Okwe Obi, Abuja
The Nigerian Hydrological Services Agency (NIHSA), has again raised the alarm over looming flooding in Edo, Delta, Anambra, Rivers and Bayelsa states, respectively.
NIHSA said the flood in Adamawa, Taraba, Benue and Kogi states would find its way through the aforementioned states before emptying into the Atlantic Ocean.
NIHSA Director-General, Clement Nze, who addressed newsmen on the subject in Abuja, appealed to communities living along the banks of the River Niger to start relocating to avoid the devastating effect.
“The Nigeria Hydrological Services Agency, wishes to advise that the following states downstream Kogi State, namely Edo, Delta, Anambra, Rivers and Bayelsa states should, therefore, be on red alert.
“The river flooding that occurred in Adamawa, Taraba, Benue and Kogi States will still find its way through these states before emptying into the Atlantic Ocean. These states should identify the communities that are bordering River Niger and make adequate plans for timely evacuation of people to safe and higher grounds in the event of flooding.
“Meanwhile, both Kainji and Jebba dams on River Niger are still discharging excess water downstream. This invariably has contributed to the rising level of the River Niger in Lokoja. In the western part of the country, release of excess water aimed at safeguarding the Oyam Dam structure, has resulted in massive flooding incidents in several parts of Lagos and Ogun.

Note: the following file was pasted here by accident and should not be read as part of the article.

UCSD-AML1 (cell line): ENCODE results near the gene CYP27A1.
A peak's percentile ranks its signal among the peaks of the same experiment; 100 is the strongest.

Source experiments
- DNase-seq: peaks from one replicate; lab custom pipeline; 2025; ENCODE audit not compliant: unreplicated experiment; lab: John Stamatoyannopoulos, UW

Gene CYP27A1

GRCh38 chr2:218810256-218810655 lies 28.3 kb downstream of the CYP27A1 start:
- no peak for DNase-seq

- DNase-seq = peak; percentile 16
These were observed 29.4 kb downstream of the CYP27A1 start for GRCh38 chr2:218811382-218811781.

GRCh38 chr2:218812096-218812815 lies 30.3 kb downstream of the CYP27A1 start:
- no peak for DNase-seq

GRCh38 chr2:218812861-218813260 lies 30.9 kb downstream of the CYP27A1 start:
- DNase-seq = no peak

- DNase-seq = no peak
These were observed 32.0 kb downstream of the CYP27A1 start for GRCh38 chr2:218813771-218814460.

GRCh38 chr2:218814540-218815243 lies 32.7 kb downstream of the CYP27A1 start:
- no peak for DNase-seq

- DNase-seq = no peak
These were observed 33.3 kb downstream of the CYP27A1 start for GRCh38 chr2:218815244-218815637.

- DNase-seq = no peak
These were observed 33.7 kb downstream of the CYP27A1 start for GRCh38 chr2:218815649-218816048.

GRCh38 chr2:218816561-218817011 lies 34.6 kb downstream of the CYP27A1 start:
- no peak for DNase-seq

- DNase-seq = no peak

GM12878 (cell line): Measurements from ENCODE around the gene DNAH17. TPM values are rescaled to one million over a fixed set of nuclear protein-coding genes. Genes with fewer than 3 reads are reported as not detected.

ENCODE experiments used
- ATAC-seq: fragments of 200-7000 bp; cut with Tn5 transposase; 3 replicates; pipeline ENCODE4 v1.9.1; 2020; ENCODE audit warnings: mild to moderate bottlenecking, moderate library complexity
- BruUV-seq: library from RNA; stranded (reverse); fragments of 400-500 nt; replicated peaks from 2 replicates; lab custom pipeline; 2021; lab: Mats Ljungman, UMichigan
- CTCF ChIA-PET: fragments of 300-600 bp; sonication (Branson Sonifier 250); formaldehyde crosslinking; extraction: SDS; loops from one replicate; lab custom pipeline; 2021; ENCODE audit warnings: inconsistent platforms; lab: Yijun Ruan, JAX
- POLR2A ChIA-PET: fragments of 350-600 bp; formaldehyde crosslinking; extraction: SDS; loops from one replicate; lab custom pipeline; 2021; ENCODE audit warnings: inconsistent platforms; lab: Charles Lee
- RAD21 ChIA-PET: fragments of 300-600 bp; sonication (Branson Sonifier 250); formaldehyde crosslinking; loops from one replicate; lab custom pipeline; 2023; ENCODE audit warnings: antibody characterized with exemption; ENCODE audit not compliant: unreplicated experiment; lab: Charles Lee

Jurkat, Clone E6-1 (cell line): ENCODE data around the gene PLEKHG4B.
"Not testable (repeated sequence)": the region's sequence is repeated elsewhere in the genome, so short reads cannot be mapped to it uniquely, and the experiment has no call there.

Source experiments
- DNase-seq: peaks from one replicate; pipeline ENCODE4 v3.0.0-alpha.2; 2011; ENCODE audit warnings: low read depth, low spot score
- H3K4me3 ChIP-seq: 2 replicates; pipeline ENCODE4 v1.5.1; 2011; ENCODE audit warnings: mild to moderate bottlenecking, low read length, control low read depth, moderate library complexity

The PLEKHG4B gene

“Usually, the months of July, August, and September known as (JAS months) are the peak of the flooding period in Nigeria. Accordingly, it was expected that by mid-October, flooding incidents should have abetted in the far north and central states of the country, as rainfall ought to have begun to cease southwards,” he said.
Nze, further, blamed the Cameroonian authorities for releasing water from the Lagdo Dam which significantly contributed to the current flooding ravaging the country and stated that the non-existence of a dam within the Nigerian portion of the Benue sub-basin makes Nigeria vulnerable in the event of a sudden release of water from the Lagdo Dam.
He, however, said: “As at today, the flood level on River Benue measured in Markurdi is 11.28, as against a much lower 9.01 on 4-11-2012 and the corresponding flood levels downstream the confluence of the two rivers in Lokoja is 10.97m for 2019 and 8.04 for 2012. The year 2012 is taken as the reference year considering the magnitude of the flood.”